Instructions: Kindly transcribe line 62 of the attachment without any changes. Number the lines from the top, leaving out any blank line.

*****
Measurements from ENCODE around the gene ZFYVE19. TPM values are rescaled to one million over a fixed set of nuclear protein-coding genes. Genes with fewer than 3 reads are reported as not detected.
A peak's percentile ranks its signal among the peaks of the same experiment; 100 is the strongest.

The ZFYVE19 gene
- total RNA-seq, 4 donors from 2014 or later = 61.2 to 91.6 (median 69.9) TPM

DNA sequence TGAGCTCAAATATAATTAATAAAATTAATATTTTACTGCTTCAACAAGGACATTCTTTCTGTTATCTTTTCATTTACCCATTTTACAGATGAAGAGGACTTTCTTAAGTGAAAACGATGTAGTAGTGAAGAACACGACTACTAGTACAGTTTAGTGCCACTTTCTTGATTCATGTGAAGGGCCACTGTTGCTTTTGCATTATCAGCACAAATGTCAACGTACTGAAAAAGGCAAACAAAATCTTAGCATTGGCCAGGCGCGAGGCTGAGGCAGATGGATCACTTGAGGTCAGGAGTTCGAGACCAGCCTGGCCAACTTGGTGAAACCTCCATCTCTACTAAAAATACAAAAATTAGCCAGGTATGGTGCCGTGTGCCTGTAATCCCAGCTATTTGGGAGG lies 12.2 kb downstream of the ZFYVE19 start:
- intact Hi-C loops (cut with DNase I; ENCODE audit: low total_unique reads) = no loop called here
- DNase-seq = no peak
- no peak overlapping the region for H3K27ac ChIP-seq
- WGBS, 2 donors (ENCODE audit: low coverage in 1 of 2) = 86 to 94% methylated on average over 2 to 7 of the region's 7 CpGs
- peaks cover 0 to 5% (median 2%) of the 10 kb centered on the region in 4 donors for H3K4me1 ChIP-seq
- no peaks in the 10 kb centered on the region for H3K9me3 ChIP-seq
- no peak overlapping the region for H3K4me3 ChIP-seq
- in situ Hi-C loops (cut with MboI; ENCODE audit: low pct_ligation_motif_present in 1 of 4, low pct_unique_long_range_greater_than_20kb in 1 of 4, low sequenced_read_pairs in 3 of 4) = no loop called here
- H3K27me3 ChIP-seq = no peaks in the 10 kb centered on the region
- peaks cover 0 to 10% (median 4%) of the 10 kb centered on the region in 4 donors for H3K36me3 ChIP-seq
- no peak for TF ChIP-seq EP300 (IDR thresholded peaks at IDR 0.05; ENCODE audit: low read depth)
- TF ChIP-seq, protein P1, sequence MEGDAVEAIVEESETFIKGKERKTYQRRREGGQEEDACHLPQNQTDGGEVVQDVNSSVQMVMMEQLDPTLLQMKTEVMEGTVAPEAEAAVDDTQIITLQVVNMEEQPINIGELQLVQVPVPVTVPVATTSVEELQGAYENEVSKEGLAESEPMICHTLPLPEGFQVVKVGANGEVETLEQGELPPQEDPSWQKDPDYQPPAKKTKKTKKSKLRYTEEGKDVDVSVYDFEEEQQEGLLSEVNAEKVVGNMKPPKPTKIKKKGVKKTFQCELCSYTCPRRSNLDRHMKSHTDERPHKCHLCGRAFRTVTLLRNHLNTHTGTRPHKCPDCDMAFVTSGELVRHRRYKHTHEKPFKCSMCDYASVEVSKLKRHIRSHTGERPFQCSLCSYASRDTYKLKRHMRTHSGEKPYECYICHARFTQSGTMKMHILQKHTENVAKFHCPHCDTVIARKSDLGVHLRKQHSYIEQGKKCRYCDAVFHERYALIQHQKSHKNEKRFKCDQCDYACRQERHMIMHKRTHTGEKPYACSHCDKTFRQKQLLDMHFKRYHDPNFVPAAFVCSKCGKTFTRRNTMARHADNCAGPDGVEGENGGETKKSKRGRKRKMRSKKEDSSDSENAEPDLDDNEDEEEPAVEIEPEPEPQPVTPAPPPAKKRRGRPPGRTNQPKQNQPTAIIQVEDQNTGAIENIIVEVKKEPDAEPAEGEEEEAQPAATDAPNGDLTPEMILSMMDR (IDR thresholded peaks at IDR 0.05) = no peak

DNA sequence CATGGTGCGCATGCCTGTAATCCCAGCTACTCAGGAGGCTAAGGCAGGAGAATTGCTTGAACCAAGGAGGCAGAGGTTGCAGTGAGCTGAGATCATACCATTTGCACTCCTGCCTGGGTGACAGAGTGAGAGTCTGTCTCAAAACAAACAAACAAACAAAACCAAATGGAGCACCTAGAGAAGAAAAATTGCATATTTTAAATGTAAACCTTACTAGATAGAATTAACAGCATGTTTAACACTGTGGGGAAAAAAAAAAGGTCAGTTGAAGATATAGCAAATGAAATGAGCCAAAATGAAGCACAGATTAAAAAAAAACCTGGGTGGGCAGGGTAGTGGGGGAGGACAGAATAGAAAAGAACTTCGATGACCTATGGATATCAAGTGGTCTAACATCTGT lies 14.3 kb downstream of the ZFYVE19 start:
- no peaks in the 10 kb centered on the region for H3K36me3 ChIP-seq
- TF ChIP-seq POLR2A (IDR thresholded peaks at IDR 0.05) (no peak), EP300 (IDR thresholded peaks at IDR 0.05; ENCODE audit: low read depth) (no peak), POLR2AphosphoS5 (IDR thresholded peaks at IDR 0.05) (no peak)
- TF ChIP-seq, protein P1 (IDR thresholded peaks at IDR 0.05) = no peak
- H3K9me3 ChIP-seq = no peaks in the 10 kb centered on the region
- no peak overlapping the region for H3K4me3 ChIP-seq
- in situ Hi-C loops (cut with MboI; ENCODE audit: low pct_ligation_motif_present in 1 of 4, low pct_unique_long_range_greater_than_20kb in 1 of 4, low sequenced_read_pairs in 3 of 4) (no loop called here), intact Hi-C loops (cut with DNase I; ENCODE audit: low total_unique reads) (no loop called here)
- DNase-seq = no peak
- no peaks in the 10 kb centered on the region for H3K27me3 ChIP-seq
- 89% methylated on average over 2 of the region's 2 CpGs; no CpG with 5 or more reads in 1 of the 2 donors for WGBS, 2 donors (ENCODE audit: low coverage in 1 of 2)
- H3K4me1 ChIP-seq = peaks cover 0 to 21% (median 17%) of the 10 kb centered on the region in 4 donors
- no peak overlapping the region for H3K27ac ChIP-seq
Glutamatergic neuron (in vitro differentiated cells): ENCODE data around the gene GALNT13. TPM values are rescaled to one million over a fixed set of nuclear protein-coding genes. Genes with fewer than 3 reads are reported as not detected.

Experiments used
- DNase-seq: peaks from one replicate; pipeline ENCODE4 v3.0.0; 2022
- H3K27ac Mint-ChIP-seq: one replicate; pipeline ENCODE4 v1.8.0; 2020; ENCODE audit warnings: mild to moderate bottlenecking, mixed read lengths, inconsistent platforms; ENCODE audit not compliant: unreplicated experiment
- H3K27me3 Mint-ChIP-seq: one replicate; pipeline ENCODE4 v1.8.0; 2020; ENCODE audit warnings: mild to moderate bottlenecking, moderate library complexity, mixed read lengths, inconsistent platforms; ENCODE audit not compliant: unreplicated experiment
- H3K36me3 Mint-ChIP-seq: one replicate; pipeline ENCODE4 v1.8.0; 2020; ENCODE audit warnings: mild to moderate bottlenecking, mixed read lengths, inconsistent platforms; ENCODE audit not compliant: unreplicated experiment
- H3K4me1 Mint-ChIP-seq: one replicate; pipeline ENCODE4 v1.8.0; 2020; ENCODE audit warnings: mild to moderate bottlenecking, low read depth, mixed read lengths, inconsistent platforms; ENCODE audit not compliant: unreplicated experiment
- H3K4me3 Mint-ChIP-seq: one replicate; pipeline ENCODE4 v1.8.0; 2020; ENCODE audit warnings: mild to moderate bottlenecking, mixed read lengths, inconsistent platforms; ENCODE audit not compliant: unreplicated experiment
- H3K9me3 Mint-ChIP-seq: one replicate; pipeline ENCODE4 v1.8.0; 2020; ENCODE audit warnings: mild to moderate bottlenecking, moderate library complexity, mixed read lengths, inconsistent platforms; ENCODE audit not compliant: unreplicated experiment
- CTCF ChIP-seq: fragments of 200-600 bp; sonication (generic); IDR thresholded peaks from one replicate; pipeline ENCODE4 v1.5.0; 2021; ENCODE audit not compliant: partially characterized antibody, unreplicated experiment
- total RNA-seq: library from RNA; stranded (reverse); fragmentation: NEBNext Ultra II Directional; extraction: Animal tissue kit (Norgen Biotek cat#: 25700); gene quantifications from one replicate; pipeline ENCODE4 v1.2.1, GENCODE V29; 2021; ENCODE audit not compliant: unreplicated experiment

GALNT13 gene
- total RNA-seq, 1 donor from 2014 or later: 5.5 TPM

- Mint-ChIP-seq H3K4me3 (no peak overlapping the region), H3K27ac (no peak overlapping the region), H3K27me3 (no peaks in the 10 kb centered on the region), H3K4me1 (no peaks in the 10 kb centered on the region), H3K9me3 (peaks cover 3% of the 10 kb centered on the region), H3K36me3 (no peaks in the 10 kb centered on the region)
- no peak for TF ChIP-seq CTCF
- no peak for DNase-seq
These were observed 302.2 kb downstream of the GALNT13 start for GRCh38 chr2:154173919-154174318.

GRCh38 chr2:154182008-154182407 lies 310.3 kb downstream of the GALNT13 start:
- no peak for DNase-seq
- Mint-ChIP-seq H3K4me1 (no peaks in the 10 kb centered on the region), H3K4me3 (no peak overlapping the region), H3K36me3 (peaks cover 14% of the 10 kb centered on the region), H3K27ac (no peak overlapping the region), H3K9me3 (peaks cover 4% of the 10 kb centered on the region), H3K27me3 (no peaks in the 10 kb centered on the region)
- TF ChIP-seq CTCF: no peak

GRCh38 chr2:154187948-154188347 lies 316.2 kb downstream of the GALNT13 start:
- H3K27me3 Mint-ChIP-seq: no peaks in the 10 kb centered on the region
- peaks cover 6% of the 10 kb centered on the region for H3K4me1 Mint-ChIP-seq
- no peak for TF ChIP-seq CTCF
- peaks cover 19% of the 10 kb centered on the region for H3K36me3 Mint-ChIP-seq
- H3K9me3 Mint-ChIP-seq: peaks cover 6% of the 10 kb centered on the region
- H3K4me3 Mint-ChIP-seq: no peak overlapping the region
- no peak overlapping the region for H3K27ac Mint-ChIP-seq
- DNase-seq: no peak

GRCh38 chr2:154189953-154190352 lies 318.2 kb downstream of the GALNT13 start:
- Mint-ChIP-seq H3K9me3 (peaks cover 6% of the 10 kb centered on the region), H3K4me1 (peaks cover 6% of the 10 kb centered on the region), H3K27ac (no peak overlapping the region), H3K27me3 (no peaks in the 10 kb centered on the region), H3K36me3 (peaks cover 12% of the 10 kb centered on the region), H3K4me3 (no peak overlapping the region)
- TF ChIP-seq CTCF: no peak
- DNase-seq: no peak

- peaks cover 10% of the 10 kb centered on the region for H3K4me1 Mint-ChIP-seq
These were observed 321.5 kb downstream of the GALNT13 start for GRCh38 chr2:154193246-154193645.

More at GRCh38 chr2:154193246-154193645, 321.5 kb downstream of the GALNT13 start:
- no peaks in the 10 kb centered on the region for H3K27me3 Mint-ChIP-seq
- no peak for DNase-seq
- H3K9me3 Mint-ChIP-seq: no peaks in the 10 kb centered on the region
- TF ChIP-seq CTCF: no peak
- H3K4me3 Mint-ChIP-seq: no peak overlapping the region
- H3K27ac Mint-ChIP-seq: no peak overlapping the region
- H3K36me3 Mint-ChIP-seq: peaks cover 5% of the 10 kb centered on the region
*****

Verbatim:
- TF ChIP-seq CTCF: no peak